Out of town: Villa La Petraia, a Medici residence

A few kilometers from Florence, in the hamlet of Castello, is located Villa La Petraia, one of the most spectacular residences the Medici family left us.
The residence had several owners, including the Strozzi family, before passing into the hands of the Medici in 1544. It was Cardinal Ferdinando, who later became Grand Duke in 1587, that transformed the stately home into a princely residence over the course of a decade.
The project of the villa developed around the fourteenth-century tower, while the garden was terraced, using one part as an orchard, another was decorated with flowerbeds and the last with citrus trees.

The villa was used as a residence by the Medici family and later by the Lorena and Savoy families, undergoing continuous refurnishings and becoming increasingly enriched with works of art.
One of the most important artworks in the villa is the Fountain of Fiorenza, in whose creation participated also Giambologna, who created the bronze Venus (currently replaced by a copy). It is today found in the park to the east of the residence which was called Piano della Figurina (Plane of the figurine), in reference to the statue.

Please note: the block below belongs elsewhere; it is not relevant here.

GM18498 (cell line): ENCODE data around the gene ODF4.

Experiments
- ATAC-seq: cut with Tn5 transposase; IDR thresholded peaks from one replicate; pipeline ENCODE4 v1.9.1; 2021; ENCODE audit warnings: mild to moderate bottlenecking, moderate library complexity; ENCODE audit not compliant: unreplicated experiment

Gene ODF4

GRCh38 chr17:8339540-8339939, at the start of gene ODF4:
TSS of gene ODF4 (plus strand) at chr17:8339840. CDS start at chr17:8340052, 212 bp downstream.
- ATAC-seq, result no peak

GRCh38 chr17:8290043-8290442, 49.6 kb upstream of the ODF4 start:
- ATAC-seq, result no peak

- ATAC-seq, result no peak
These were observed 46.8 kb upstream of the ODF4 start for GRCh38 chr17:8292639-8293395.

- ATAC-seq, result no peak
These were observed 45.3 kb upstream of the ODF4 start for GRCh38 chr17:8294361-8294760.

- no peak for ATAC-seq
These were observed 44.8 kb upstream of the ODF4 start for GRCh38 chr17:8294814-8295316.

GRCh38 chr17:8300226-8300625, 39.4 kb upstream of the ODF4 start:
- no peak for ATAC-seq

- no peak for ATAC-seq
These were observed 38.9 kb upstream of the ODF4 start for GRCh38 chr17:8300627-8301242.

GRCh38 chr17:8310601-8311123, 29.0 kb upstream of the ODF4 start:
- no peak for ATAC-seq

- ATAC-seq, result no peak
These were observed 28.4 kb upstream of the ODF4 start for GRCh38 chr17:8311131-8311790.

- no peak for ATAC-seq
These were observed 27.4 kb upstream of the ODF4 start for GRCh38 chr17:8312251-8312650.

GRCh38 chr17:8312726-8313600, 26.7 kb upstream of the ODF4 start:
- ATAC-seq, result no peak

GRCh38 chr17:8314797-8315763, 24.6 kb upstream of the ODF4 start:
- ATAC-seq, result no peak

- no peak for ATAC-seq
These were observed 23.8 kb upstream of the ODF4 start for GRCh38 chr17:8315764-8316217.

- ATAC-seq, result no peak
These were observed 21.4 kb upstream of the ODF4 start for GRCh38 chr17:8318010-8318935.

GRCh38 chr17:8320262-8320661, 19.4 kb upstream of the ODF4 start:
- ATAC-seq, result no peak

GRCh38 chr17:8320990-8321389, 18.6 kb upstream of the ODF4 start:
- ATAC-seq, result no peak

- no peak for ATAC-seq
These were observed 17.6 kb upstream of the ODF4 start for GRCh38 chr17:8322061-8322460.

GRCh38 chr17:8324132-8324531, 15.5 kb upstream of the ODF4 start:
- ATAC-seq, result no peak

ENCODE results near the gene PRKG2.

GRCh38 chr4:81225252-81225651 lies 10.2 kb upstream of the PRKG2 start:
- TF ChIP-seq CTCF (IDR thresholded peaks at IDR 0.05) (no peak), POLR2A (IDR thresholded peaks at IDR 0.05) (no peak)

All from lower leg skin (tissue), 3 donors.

The interior of the villa is a succession of majestically furnished rooms, pivoting on the central ballroom, once an open-air courtyard. It was the Savoys who transformed this space in 1872, by providing it with a glass and steel roof, which in addition to keeping the room bright also provided precious protection for the conservation of the frescoes that decorate the courtyard.

The two main walls were frescoed by Cosimo Gaddi around 1590 and depict the deeds of Goffredo di Buglione at the capture of Jerusalem. The side loggias, represent the Fasti Medicei, painted by Volterrano between 1637 and 1646.
It is difficult to describe all the rooms and artworks that furnish Villa la Petraia, the entire property is a treasure chest: precious tapestries from the Flemish era, statues, paintings, Chinese watercolours, luxurious furniture from the Savoy era and splendidly preserved frescoes. The only way to fully appreciate it is to go and visit this place in person!

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